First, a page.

National Security Advisor John Bolton Press Conference Tbilisi, Georgia (October 26)

National Security Advisor John Bolton. Photo: State Dept
National Security Advisor John Bolton. Photo: State Dept

National Security Advisor John Bolton Press Conference Tbilisi, Georgia (October 26)


Ambassador Bolton: Thank you very much for being here today. I am delighted to be in Georgia. This is the first time here for me. I had excellent meetings with the Prime Minister, the Minister of Foreign Affairs, the Minister of Defense, and the Minister of Interior, covering a whole range of issues about the situation in the region, in the U.S.-Georgia bilateral relationship. For my part, I stressed how important the U.S.-Georgia relationship was. We consider it one of our highest priorities. It is in a strategic area of interest for the United States. We have been a strong supporter of Georgia’s independence and territorial integrity from the time of the collapse of the Soviet Union. Our position hasn’t changed throughout the entire period, and with the Prime Minister and his top national security team, we talked about ways to broaden and deepen the bilateral relationship and how we can work together throughout the region. So overall, I would describe the visit and the meetings today as very positive and very productive. And I’d be happy to answer any questions.

Georgian Public Broadcaster (GPB): Mr. Ambassador, we know that a few days ago you were in the Russian capital, where you met with President Putin and other senior officials. My question now is related to Georgia’s occupied territories. We are interested to know, especially in the light of the anticipated meeting of President Trump and President Putin that we know should take place in November, will Georgia be a topic for consideration in the Russia- U.S talks? And the second part of my question is related to the sanctions that the United States has already imposed on Russia because of Russia’s occupation of part of Ukrainian territories. Is your government considering any kind sanctions to be imposed on Russia due to the occupation of Georgia’s territories?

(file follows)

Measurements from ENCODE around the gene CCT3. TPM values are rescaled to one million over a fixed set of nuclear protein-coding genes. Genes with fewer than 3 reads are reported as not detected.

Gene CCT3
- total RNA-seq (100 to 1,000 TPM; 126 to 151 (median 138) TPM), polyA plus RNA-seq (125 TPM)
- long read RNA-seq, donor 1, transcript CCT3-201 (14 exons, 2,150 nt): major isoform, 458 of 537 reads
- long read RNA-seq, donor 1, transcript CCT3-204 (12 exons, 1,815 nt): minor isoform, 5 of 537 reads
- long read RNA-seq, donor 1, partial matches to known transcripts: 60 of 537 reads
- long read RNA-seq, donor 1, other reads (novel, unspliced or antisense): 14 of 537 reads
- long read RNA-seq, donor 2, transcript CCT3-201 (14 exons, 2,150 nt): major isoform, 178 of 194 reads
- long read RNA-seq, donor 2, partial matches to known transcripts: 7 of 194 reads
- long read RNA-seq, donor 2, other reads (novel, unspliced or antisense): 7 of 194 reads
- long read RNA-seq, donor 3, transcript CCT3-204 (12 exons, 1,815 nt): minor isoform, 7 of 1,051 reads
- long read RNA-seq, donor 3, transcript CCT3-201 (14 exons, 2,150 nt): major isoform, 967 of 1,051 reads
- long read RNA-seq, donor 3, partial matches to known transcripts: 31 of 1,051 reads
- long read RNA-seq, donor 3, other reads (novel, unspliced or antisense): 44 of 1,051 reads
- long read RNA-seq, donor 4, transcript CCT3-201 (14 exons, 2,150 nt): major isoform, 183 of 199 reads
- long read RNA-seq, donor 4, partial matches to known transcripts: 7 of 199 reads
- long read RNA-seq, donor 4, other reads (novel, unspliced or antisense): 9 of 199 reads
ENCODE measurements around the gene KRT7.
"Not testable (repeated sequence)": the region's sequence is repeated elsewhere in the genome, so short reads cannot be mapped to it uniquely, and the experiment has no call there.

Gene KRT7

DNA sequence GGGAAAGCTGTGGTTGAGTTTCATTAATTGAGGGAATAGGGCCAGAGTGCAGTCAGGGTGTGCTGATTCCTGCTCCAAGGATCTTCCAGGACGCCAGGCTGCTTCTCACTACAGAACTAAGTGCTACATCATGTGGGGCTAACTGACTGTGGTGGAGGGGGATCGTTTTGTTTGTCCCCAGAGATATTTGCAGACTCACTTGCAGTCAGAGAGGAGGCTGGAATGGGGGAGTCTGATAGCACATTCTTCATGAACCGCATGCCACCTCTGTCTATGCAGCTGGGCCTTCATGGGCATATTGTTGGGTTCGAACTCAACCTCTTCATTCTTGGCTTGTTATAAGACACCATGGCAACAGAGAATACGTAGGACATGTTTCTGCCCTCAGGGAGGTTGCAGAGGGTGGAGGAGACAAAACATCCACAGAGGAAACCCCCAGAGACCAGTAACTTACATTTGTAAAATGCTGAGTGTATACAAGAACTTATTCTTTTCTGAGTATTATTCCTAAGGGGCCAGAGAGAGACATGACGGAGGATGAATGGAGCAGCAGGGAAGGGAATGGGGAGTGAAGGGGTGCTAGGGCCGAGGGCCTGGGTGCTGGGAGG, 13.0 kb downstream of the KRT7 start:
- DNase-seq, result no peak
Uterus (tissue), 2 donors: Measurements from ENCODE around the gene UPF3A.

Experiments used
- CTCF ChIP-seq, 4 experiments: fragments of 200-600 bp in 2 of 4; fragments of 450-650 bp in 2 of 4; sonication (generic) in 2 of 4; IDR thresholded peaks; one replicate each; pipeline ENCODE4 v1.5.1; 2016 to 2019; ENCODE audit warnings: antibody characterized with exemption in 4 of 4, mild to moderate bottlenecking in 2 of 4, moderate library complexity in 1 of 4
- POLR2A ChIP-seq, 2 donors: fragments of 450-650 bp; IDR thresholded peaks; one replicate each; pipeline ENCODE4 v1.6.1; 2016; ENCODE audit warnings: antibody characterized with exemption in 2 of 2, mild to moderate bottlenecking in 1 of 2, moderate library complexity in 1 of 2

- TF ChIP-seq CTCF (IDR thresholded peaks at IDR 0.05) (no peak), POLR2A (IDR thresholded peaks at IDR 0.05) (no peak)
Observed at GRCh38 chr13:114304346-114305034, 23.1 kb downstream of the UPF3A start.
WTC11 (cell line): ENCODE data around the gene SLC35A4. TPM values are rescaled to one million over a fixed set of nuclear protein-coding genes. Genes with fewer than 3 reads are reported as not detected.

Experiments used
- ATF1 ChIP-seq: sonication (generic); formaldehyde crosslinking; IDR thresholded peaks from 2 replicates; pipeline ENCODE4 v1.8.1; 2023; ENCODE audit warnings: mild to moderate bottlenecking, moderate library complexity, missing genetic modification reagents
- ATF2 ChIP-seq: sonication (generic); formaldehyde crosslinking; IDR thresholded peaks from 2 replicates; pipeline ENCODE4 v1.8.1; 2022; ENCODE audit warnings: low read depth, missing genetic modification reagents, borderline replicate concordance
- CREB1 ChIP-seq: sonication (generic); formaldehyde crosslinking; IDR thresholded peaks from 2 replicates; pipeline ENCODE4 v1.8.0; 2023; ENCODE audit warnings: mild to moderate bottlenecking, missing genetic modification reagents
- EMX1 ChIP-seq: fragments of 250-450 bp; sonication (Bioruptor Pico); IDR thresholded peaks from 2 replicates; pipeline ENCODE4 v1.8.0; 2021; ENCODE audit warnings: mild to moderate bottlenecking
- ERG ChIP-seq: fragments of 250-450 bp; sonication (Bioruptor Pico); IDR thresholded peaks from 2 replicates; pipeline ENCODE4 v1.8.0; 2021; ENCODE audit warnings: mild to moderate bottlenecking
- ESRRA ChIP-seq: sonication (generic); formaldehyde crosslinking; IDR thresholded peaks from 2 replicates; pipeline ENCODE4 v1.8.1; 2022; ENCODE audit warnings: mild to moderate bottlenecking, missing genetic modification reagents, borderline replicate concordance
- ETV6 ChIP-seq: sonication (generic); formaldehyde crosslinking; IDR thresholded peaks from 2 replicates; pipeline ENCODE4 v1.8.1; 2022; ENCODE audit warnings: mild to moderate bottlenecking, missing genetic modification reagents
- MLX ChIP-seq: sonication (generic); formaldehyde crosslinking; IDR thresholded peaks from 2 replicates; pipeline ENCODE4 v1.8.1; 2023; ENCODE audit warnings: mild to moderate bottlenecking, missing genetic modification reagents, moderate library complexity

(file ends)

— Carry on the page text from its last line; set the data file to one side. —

Ambassador Bolton: In fact, a number of sanctions are in place against Russia, going back to the invasion of Abkhazia and South Ossetia in 2008. And others were enforced through multiple reasons, so such sanctions do exist; whether the two presidents will be able to talk about Georgia in the meeting in Paris, if it takes place, I do not know. It will be a brief meeting; it is what we call a meeting on the margins of the French celebration of the 100th anniversary of the armistice in World War One. We have invited President Putin to Washington after the first of the year for basically a full day of consultations. I would say it is more likely to come up then. What the schedule of that is, we do not quite know yet. But I can tell you I did discuss the region with some of the cabinet officials in Russia, and as I was finishing my meeting with President Putin and we were saying goodbyes he said, oh you are going to the South Caucasus the next day. So I think it had his attention.

TV Company Rustavi 2: Mr. Ambassador, since you are in Georgia just a few days before the election, I would like to ask about your views as it regards the polling findings, not the ones conducted by the political parties, showing that the ruling party candidate is losing and the opposition candidate is winning. On the other hand, the ruling Georgian Dream Party has presented the polling results, (without providing the information who exactly conducted the polls) that claim their candidate is winning in this election. So, after the election on October 28, if there is an impression of rigging and manipulating the elections, and the ruling Georgian Dream Party tries to match the result of the elections with their poorly substantiated polls, what kind of reaction can there be on the part of the United States? How tough can this response be? Can we also presume that Washington may think about sanctions to be imposed on some senior [Georgian] officials or on Bidzina Ivanishvili himself, especially as Congress had considered to initiate freezing his bank accounts?